Ishant Sharma‘s Test career can be divided into two halves. The first half where a 19-year-old young Indian pacer, with immense potential, comes on to the international scene but never quite improves. And the second half where he starts reinventing himself as a bowler and finally succeeds in becoming a vital cog of the Indian pace attack.
The 31-year-old had the world at his feet when he first burst into the international scene. He had Ricky Ponting, one of the best batsmen the World has ever seen, all at sea against his pace and bounce, that too, on hard Australian decks which were very familiar to the batsman. The talent and potential was there to be seen in Ishant but that never translated into something significant for a long time ahead.
The first seven years of his career yielded a decent tally of 149 Test wickets but at an unimpressive average and strike-rate of 38.8 and 69.7 respectively. Such dismal figures meant he would have faded away soon. He needed to start working on improving his bowling skills immediately.
However, Ishant wanted himself to be one of the finest bowlers, if not the best, India has ever produced. And the urge to achieve that finally took him on the path of redemption. He started improving as a bowler since 2014 and never looked back since then. 38 wickets at an average of 31.36 in 2014 followed by a tally of 14 wickets at a good average of 31.50 in 2015, once again, summed up his significant improvement from his dismal performances in back-to-back years of 2012 and 2013, during which he averaged 75.57 and 48.16 respectively. He took 25 wickets at an almost similar average of 33.76 during the next couple of years as well but these figures still seemed quite mediocre as compared to the standards of contemporary pacers in the format.
Moreover, his place in the side came under jeopardy as the period saw the rise of young and talented fast bowlers from every nook and corner of the country. It was high time that he stepped up, or, else, he knew what was going to happen. Just when everything seemed to be getting away from him, Ishant started pulling things back towards himself with all the strength and determination he had.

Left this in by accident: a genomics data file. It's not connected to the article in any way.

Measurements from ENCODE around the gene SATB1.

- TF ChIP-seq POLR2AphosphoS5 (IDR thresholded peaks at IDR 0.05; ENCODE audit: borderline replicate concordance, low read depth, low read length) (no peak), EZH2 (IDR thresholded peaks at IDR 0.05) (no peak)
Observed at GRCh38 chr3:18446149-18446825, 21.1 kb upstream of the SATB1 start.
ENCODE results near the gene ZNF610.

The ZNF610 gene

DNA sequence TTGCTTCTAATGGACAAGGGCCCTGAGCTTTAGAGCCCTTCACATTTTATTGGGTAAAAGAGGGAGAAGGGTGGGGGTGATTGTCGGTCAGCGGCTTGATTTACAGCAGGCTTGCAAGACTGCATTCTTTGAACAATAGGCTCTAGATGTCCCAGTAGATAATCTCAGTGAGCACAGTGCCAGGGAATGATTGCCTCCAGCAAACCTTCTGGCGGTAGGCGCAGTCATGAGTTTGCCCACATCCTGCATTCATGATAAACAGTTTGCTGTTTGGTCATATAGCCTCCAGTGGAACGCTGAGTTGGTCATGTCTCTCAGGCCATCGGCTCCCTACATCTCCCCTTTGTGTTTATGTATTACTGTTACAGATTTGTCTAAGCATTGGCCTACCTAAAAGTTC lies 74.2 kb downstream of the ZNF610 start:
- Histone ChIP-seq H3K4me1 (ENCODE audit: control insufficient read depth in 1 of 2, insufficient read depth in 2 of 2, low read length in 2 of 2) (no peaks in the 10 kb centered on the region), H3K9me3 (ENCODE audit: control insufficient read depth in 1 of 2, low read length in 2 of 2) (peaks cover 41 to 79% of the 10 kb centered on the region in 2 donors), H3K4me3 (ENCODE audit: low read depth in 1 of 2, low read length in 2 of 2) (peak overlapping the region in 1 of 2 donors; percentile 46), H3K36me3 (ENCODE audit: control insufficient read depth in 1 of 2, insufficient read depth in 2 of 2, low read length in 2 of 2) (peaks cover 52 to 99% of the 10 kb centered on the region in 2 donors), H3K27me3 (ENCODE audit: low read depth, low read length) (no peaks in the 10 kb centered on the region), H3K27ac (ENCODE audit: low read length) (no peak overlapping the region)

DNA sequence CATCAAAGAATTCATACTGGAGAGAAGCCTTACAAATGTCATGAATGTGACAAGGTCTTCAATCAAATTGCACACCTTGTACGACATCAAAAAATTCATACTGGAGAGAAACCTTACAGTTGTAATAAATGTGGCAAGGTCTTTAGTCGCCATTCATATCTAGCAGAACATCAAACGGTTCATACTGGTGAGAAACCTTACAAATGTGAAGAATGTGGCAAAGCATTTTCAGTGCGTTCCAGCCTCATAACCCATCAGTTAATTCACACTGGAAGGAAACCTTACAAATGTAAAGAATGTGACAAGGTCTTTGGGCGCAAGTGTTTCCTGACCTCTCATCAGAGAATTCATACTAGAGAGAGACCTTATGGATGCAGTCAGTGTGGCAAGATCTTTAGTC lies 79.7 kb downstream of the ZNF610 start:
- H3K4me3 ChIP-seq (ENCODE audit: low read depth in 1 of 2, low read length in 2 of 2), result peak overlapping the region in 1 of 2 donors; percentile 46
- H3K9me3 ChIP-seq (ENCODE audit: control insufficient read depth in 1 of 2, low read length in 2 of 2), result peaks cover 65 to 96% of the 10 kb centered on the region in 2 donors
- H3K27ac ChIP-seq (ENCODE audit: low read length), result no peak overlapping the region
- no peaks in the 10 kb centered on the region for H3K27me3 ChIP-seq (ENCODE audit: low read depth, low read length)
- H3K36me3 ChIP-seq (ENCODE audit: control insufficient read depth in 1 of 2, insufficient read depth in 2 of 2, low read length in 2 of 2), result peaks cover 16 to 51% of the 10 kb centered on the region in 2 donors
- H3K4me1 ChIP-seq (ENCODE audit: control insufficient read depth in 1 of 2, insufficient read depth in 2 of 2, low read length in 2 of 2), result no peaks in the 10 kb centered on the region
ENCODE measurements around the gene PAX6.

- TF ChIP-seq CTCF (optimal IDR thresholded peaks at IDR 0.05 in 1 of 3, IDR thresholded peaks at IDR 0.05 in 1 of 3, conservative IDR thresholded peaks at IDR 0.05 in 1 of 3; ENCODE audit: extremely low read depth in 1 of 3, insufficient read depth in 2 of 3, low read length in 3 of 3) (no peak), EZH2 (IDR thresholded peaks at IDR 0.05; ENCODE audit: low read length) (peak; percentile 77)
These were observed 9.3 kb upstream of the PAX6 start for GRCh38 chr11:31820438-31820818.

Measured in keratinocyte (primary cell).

A county stint with Sussex, under the tutelage of former Australian pacer, Jason Gillespie, in 2018 turned his career around for the better. Ishant learnt a lot of things during his three-month stint in England and the results were there to be seen. He claimed a total of 41 wickets in just 11 matches in 2018 and, that too, at an outstanding average of 21.60 and an equally good strike-rate of 49.0. Never in his entire India Test match career Ishant had averaged in the 20s, and had a strike-rate below 50 but it was happening now.
“Sometimes he would stand there and stare if a decision hasn’t gone his way or he wasn’t happy with the delivery or whatever. He would slowly trudge back. It wasn’t ideal. So I would keep telling him to show some urgency. When he started to do it – that was the turning point for me, not any particular spell in a match,” Gillespie was quoted as saying in Indian Express.
“I would keep telling him to show urgency. In county cricket, you had to bowl 96 overs in a day. So first of all, I had to sort it out in that respect. Secondly, it meant he wasn’t wasting his time thinking about irrelevant stuff,” he added.
Gillespie also worked with Ishant on a lot of technical aspects starting from his wrist position at the time of delivery to how he could use the crease better to create awkward angles for batsmen.
“We worked on his seam and wrist position at release. The aim was not to get this ball swing in. Have an upright seam and we talked about adjustments needed and how to keep the wrists and fingers in a particular way. We also talked about how he could use the crease better – create different angles to keep the batsmen guessing.
“I would say he is now playing to his strengths. Sometimes you end up trying too much. He has cut out all that. He now runs in to bowl, thinking about his strengths. That’s the difference really,” he added.
The talent and potential that was first spotted in 2007 had now fulfilled its purpose 12 years down the line. Ishant is now the central figure who lends balance with his tight line and lengths to an attacking three-pronged, and, sometimes, even four-pronged, Indian pace attack.
He has had a long break from international cricket as the last Test match that India played was in December 2018. And he showed that he is all charged up for the next challenge in the Caribbean as he registered a fine spell of 8-1-21-3 in the practice match against West Indies A, before the all-important two Test cricket games against West Indies kicks off on August 22.
Ishant already has a fine record in Caribbean conditions having claimed 35 wickets in just 10 matches at an average of 27.57. And his aim would be to make his numbers look even better by the end of the series. (read more Indian cricket team news)
Written by: Prasenjit Dey